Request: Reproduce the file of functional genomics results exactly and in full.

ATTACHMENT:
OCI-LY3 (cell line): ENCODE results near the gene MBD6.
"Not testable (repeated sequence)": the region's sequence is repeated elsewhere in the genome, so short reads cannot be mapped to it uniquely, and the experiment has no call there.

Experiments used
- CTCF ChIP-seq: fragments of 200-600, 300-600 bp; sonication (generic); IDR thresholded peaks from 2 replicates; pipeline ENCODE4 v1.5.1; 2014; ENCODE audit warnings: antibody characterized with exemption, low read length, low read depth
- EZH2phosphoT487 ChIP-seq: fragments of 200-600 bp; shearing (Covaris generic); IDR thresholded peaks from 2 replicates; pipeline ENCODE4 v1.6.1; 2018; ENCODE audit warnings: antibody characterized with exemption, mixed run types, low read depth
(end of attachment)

OCI-LY3 (cell line): ENCODE results near the gene MBD6.
"Not testable (repeated sequence)": the region's sequence is repeated elsewhere in the genome, so short reads cannot be mapped to it uniquely, and the experiment has no call there.

Experiments used
- CTCF ChIP-seq: fragments of 200-600, 300-600 bp; sonication (generic); IDR thresholded peaks from 2 replicates; pipeline ENCODE4 v1.5.1; 2014; ENCODE audit warnings: antibody characterized with exemption, low read length, low read depth
- EZH2phosphoT487 ChIP-seq: fragments of 200-600 bp; shearing (Covaris generic); IDR thresholded peaks from 2 replicates; pipeline ENCODE4 v1.6.1; 2018; ENCODE audit warnings: antibody characterized with exemption, mixed run types, low read depth